, a mutation in the Kit protein:A separate mutation, called (Ws) knocksout the , a tyrosine kinase transmembrane receptor,which is produced by the c-kit gene. The mutation is a 12-basedeletion in the c-kit gene (Tsujimura 1991). The kitprotein has a wide variety of functions! Kit is involved in thedevelopment of blood stem cells (precursors to red and white bloodcells), melanoblasts, and primordial germ cells, and melanoblastmigration (Horie 1991). So knocking out the kit proteinwill have a variety of effects, including: depigmentation of certainareas (up to and including entirely white with black eyes), andsometimes anemia, a deficiency of mast cells (and thereforedeficiencies in histamine and serotonin), reproductive problems anddeafness (Kitamura 1994, Hoshino 2000, Sugimoto1995).
Once the pigments are made, they have to be transported to thehair. The pigment particles, called granules, are synthesized inlittle vesicles called melanosomes, which are transported via thedendrites of the melanocyte to the shaft of the growing hair. Thetransport is actually really neat... melanosomes are carried bylittle molecular feet (myosin 5, an actin dependent motor protein)along little branching molecular "ladders" (actin filaments)contained in projections off the melanocyte (dendrites) to the cell'sedge. If this transportation system is affected, transport to thecell edge isn't normal.
Cell Components and Functions of Cell Organelles
Early/Medial Golgi cisternae can be visualized by GFP-tagged AMAN-2 (also called MANS/mannosidase) and RER-1 (a homolog of the yeast retrieval receptor for ER membrane proteins) (). GFP-tagged SYN-16 (a syntaxin 16 homolog) and RAB-6.2 mark late-Golgi compartments (; ; ; ; ). Most of early Golgi compartments appear directly juxtaposed to late Golgi compartments, indicating that Golgi mini-stacks contain early and late compartments in , which is similar to mammals but distinct from budding yeast where early and late Golgi compartments are spatially separated (). Depending upon their sorting in the TGN, newly synthesized proteins are transported to the plasma membrane or endosomes. Lysosomal hydrolases are typically sorted in the TGN for delivery to endosomes by mannose-6-phosphate receptors or Vps10/sortillin type receptors in other organisms. However, does not have any obvious homologs of mannose-6-phosphate receptors or Vps10/sortillin type receptors, leaving it a mystery for the moment as to how the sorting of lysosomal hydrolases is achieved. Interestingly, Golgi compartments are often observed closely juxtaposed to RAB-5-positive endosomes and partly to RME-1 positive tubulo-vesicular recycling endosomes, consistent with the existence of transport pathways linking these organelles (; ; ).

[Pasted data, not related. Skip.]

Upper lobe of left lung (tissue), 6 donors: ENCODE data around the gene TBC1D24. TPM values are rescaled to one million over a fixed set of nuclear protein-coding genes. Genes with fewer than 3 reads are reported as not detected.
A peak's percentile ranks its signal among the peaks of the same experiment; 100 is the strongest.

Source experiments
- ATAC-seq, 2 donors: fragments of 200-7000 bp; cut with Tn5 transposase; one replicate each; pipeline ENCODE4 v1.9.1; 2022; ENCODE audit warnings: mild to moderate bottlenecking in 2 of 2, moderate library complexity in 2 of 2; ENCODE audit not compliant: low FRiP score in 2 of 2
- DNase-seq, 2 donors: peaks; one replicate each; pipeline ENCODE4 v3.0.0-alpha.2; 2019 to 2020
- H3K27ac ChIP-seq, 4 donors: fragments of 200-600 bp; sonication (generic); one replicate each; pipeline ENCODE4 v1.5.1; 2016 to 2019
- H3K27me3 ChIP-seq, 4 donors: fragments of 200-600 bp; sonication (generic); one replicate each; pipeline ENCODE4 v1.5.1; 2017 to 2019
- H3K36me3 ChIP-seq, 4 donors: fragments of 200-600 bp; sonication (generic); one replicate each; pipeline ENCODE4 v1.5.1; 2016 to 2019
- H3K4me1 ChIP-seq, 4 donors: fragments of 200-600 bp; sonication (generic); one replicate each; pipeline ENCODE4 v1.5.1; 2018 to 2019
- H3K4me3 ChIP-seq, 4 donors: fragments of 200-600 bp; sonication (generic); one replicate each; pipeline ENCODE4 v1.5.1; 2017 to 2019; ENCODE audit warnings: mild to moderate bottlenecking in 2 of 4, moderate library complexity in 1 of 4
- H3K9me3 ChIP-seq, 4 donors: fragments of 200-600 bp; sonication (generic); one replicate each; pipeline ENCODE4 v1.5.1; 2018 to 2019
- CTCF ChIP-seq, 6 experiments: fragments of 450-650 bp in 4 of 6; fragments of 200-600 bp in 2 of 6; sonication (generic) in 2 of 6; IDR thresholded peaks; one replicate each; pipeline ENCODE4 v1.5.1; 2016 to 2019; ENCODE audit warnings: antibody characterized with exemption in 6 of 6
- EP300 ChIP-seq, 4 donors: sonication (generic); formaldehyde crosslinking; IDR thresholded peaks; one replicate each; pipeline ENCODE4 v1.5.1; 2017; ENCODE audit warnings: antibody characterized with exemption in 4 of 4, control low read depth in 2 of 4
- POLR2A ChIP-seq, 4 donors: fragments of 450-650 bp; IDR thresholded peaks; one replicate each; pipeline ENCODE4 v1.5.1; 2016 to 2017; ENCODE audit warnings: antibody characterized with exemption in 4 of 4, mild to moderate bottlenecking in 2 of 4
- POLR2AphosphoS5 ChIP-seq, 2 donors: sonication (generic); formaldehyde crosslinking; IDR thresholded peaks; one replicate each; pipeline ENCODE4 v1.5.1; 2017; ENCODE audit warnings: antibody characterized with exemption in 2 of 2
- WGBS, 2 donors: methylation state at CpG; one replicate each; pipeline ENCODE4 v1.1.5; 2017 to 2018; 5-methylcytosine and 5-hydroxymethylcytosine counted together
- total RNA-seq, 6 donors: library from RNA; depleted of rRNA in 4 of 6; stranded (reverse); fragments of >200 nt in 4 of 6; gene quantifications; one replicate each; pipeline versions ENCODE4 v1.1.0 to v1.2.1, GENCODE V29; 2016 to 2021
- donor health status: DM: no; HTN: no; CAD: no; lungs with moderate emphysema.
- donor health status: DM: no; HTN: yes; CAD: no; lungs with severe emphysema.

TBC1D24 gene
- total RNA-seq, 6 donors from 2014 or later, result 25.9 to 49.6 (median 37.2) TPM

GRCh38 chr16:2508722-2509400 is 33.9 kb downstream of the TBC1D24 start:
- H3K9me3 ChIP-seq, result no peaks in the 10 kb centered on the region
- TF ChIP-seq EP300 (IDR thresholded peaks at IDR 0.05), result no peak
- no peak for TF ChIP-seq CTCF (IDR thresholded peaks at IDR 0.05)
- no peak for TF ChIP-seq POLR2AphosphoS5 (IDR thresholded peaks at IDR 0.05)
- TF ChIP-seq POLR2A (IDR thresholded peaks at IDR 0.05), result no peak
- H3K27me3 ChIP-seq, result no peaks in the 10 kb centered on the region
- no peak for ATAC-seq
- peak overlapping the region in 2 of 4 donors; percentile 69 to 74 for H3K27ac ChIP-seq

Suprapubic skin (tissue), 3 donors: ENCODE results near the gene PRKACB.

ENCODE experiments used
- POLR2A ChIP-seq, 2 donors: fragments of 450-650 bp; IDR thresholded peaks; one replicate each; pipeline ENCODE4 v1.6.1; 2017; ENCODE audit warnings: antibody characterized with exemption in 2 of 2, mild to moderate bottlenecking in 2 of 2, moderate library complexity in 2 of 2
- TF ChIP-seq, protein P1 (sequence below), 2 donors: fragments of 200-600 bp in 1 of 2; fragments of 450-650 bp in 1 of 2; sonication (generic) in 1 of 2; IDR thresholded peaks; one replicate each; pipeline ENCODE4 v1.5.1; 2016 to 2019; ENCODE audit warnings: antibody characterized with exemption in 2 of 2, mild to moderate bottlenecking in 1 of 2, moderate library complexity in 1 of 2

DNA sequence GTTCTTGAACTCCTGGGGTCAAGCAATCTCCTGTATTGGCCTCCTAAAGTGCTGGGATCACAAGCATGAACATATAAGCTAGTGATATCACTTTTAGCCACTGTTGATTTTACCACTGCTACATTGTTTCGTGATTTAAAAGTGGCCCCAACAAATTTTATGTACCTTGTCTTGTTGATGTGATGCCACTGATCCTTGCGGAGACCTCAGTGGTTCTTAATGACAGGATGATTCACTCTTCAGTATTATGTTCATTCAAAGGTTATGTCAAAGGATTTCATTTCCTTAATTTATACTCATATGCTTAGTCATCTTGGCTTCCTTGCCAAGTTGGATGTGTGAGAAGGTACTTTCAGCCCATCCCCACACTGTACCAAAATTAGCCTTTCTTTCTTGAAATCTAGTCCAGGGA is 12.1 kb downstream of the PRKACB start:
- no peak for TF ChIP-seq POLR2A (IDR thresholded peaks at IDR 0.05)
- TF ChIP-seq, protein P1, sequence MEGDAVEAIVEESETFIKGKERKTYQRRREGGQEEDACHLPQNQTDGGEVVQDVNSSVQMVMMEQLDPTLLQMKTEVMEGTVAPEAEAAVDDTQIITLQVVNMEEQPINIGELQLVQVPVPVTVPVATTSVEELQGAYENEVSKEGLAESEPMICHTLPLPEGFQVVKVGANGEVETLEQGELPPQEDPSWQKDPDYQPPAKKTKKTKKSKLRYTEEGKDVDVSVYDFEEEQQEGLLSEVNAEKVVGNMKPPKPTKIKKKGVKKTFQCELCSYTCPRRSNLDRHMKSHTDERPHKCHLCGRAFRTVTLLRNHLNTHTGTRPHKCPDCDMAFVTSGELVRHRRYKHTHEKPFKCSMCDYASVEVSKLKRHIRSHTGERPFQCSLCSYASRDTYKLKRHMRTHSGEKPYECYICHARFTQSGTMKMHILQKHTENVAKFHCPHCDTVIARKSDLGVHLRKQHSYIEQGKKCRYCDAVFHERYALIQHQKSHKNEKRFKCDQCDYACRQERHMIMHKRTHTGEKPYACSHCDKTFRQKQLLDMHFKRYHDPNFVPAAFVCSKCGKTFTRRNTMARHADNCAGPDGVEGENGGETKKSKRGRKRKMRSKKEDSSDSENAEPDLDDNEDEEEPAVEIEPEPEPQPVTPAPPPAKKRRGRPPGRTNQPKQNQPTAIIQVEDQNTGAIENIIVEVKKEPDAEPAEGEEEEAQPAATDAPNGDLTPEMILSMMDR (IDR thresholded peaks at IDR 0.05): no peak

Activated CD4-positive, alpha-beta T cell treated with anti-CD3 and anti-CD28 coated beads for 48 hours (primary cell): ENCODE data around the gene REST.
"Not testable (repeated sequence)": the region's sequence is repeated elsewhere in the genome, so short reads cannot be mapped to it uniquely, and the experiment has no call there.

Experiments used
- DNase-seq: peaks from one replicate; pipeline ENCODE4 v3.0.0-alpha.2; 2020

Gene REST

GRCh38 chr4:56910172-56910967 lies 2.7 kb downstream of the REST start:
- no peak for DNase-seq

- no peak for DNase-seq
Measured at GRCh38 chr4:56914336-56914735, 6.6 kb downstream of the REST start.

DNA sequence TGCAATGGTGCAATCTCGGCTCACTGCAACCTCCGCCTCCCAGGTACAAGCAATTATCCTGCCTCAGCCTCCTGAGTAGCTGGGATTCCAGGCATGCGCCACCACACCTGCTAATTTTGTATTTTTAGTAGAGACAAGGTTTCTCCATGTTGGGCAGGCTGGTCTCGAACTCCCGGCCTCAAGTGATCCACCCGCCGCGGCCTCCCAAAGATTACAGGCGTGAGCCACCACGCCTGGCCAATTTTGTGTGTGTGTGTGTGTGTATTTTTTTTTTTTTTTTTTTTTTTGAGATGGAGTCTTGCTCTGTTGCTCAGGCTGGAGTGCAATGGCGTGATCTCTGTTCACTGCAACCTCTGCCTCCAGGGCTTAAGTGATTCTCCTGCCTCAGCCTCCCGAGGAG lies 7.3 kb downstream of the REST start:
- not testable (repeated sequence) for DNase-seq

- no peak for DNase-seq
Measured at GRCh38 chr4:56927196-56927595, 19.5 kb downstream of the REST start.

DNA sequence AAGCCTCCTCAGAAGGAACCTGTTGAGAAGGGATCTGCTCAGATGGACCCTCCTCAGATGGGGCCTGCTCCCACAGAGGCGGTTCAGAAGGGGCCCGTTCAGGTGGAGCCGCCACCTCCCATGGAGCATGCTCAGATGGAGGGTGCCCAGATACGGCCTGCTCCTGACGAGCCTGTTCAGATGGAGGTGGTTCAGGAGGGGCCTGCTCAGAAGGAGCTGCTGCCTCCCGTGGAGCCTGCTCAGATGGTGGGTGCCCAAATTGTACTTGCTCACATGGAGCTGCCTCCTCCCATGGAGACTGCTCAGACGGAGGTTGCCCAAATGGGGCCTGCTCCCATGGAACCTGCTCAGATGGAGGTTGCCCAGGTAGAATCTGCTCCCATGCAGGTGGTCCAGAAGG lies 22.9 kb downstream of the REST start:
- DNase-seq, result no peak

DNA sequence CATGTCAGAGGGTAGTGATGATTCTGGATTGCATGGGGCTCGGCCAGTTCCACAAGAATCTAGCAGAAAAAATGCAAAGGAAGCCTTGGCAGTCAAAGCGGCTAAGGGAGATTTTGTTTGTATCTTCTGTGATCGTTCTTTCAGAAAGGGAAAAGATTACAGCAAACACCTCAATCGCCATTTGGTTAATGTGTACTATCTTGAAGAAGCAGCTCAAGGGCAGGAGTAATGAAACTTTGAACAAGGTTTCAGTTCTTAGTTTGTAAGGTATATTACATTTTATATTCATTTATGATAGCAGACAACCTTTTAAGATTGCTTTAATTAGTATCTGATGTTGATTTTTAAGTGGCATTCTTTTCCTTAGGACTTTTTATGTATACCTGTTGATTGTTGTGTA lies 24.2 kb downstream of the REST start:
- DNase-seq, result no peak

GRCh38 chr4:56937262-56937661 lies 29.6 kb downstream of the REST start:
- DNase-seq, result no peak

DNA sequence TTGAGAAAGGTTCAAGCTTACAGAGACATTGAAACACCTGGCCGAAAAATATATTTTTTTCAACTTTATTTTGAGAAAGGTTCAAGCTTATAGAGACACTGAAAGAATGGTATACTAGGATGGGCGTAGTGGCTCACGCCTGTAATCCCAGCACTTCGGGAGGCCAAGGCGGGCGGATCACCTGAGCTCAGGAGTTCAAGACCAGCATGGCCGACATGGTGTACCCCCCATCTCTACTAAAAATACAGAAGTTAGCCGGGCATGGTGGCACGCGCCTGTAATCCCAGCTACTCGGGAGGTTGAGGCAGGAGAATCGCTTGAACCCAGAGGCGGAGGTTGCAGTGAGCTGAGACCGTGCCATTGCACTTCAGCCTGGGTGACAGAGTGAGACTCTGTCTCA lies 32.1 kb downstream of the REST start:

Protein Synthesis in the Cell and the Central Dogma ..
Cell surface membrane proteins, and extracellular macromolecules that bind to them, are internalized by endocytosis, either through cell-surface clathrin-coated pits or through a variety of poorly understood clathrin-independent mechanisms (; ). Internalized cargo is transported to endosomes from which it can be sorted to lysosomes for degradation, recycled to the plasma membrane, often via a distinct recycling endosome compartment, or recycled to the TGN via retrograde recycling (endosome to Golgi transport) (; ). Very large particles, such as whole apoptotic cells, can be internalized by phagocytosis (also called engulfment). Phagosomes interact sequentially with endosomes and lysosomes to form phagolysosomes, which degrade their contents (). Large cytoplasmic organelles and macromolecules can reach the lysosome for degradation via autophagy, a process by which cytoplasmic cargo is encircled by assembly of a distinct double membrane, then fusion of the autophagosome with the lysosome (; see WormBook chapter ).
Organelles Involved in Protein Synthesis ..
Membrane trafficking mediates transport of proteins and lipids within the endomembrane system, which is composed of small vesicles and larger intracellular organelles, including the endoplasmic reticulum (ER), the Golgi complex, endosomes, lysosomes, and autophagosomes () (; ). Protein transport between compartments is mediated in part by budding and fusion of small transport vesicles or tubules, fusion and fission of large organelles, and maturation processes that change organelle identity over time. Many aspects of these processes are regulated by small GTPases belonging to Arf/Sar and Rab families () (). Arf/ Sar GTPases typically regulate the assembly of coat proteins on donor membranes, and are required for the formation of budding vesicles. Rab proteins most commonly regulate the later steps in vesicle transport including motor-driven vesicle movement and vesicle tethering to target membranes. The genome contains 11 genes encoding Arf or Arf-like proteins, 1 gene encoding Sar1, and 31 genes encoding Rab or Rab-like proteins (, see ) (; ). The final step of vesicle transport, membrane fusion, is mediated by soluble N-ethylmaleimide-sensitive factor attachment protein receptors (SNAREs) (). The SNAREs are classified functionally into v-SNAREs (also called R-SNAREs), located on the vesicles/transport intermediates, and t-SNAREs (also called Q-SNAREs), located on the target membrane. The genome encodes 10 t-SNARE syntaxin homologs, 3 SNAP-25 family proteins (t-SNAREs) and 16 other SNAREs (, ) ().